Smokestack 1948 - The Stack building transforms a former ice house.
Carter Froman opened Fort Worth's first craft coffee drive thru last September.
The venue retains the history in its reimagining.
Smokestack 1948 with rustic charm, breathes new life into a warehouse district.
Carter Froman is making the most of his return to Fort Worth after some restaurant travels. The Trinity Valley School grad first took flight to Austin where he attended the University of Texas. Austin is also where his dream of becoming a chef got its start.
“I knew I wanted to become a chef. But, everyone wanted two years experience to get hired in the restaurant industry — and I didn’t have that,” Froman tells PaperCity Fort Worth, “So I started out as a dishwasher to learn the business.”
When a line cook called in sick, his understudy was literally waiting in the wings. “I jumped in, and became lead line cook within a month. . . the rest is history,” Froman says.
Froman then fled Austin “because is was becoming too commercialized,” He headed to Denver instead in 2012, (before the Mile High City underwent a similar commercialization).
The chef feathered his cap with experience at some of Denver’s top restaurants including Root Down, Euclid Hall Bar and Kitchen (which closed permanently during the COVID-19 shutdowns last March), and serving as sous chef at The Populist (which followed suit, closing for good in July), before returning to Fort Worth three years back.
Froman opened Carter’s Coffee food truck in River District, near Heim BBQ in May of 2019, but closed up in March at the height of the pandemic shutdowns, opting to make the move to the TCU area instead in late September. Now Carter’s Coffee is Fort Worth’s first craft coffee drive thru. It’s located at 2736 Stanley Avenue, near the Vintage Rail event venue.
Along with coffee, cold brew and lattes, Carter’s Coffee serves the richer and sweeter Vietnamese coffee (made with espresso, sweetened condensed milk and half and half), along with chai lattes and cappuccinos. To warm up your breakfast routine, there are also bowls and sandwiches with brisket or bacon.
“I could see that this no-contact format of our drive thru was an even more desirable concept, post-COVID. The only others are chains like Starbucks,” Froman notes.
Smokestack 1948’s Big Debut
Froman began teasing his next big culinary move last August, and has followed up with regular updates on its progress. Now, it’s time for the reveal. Smokestack 1948 will finally open in December at 2836 Stanley Avenue, bringing craft cocktails and plenty of “fresh air” to the TCU area.
“Our original soft opening date was December 15, but it might get pushed back to New Year’s Eve depending on how long our permitting takes,” Froman says.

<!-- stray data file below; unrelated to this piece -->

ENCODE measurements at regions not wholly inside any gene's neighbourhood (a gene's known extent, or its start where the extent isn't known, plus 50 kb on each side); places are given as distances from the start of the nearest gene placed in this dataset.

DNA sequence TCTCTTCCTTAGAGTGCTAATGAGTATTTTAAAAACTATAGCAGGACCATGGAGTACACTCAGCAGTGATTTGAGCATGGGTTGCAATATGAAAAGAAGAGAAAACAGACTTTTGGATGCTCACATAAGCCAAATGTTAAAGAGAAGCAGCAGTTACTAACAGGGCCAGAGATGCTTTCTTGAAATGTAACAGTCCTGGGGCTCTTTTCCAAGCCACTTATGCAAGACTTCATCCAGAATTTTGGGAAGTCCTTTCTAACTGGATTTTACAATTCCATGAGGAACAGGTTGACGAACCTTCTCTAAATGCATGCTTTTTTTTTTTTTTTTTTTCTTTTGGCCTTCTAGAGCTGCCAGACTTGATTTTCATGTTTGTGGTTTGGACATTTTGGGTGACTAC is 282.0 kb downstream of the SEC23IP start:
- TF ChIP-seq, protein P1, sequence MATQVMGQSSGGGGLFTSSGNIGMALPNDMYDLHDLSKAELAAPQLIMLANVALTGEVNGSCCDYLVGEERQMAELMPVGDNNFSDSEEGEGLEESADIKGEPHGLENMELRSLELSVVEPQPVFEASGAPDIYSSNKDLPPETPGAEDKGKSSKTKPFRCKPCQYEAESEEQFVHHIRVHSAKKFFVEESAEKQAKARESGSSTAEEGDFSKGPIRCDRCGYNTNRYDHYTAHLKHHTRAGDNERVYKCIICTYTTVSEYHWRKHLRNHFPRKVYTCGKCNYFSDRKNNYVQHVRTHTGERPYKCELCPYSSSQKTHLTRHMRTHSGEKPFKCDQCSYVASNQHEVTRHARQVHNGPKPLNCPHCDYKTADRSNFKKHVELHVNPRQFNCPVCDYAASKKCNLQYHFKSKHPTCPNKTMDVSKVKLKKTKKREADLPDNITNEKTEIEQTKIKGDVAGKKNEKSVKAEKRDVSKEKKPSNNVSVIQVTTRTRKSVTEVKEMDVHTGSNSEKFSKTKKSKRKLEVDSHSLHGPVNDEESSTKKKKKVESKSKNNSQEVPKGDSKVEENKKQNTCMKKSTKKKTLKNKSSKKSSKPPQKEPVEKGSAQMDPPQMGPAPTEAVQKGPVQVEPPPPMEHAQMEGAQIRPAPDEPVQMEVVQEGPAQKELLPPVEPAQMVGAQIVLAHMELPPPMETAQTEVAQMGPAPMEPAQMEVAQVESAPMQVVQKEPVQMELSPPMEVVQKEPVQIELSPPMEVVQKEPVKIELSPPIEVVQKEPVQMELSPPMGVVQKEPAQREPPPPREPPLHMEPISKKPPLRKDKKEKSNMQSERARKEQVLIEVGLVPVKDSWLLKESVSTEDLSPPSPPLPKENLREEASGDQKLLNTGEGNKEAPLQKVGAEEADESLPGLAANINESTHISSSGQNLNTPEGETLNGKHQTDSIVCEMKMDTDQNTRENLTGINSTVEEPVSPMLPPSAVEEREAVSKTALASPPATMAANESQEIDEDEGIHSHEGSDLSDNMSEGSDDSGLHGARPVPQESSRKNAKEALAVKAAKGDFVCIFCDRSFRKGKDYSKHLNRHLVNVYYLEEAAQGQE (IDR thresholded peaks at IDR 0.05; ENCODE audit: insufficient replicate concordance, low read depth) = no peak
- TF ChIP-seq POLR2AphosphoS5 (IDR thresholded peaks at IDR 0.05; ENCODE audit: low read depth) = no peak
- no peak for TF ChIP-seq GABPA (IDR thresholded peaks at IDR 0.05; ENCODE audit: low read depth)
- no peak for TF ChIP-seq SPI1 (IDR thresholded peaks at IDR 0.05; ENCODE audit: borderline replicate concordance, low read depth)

Smokestack 1948 is a collection of buildings with a courtyard spread in the middle, and will feature a beer garden, a cocktail lounge and a room to relax with friends.
Local muralist Kristen Soble completed the artwork that now graces the side of an old metal building that Froman is calling The Stack, back in September. The mural shows a locomotive chugging along, against an orange sky. Progress on the many other updates to the venue have been picking up steam as well. Operable garage doors, a pebble-lined courtyard and string lights are now installed.
Smokestack 1948 is named for one of the other buildings on the property, which dates from — you guessed it — 1948. It was built with bricks from a former smokestack that burned down in the Arlington Heights neighborhood many years ago.
“Those reclaimed white bricks were reused to build offices for a foundation repair company,” Froman tells PaperCity. “It will now serve as our cocktail lounge, complete with couches and wingback chairs ― with a loungey feel, and a collection of approachable, shaken and stirred cocktails. We are trying to avoid the $15 cocktails you’ll find elsewhere.”
The Stack, which was a former ice house, will open for lunch at 11 am, while the Cocktail Lounge will open at 4 pm. The on-site food trailer, known as 817 Pizza, will feature a collection of pizzas and sandwiches made on house-made breads. Edward Gutierrez, a graduate of and instructor at The Culinary School of Fort Worth, will helm 817 Pizza.
Froman calls the menu, “a little bit all over the place, but it all makes sense.” The pizzas will be Texas style, on focaccia dough, topped with Oaxaca cheese and featuring meats like brisket, bacon, chicken and sausage, all smoked on site.
Picture a Frito Pie Pizza filled with house-smoked sausage, or the Jalapeno Popper Pizza with its cream cheese/ricotta base, topped with smoked jalapenos and a bacon jam. There will also be a selection of salads and sandwiches including a chicken salad made from house smoked chicken.
As for the cocktail menu, it will “focus on independent distilleries and will include some batch cocktails like a Prickly Pear Margarita and a Cucumber Ranch Water,” Froman says. There will be a highball list as well as 10 taps filled by all local craft breweries. Sur Easley, most recently of Piatello Restaurant, will serve as the bar manager, and Amber Davidson of Fort Worth’s late, great Bird Cafe will be lead bartender at Smokestack 1948.
The largely outdoor layout includes one half gravel for picnic table seating, and one half turf grass for games such as corn hole and washer toss. Towards the back, you’ll find The Music Shed, where live musical acts will perform.
Yes, Carter Froman is certainly making himself at home again.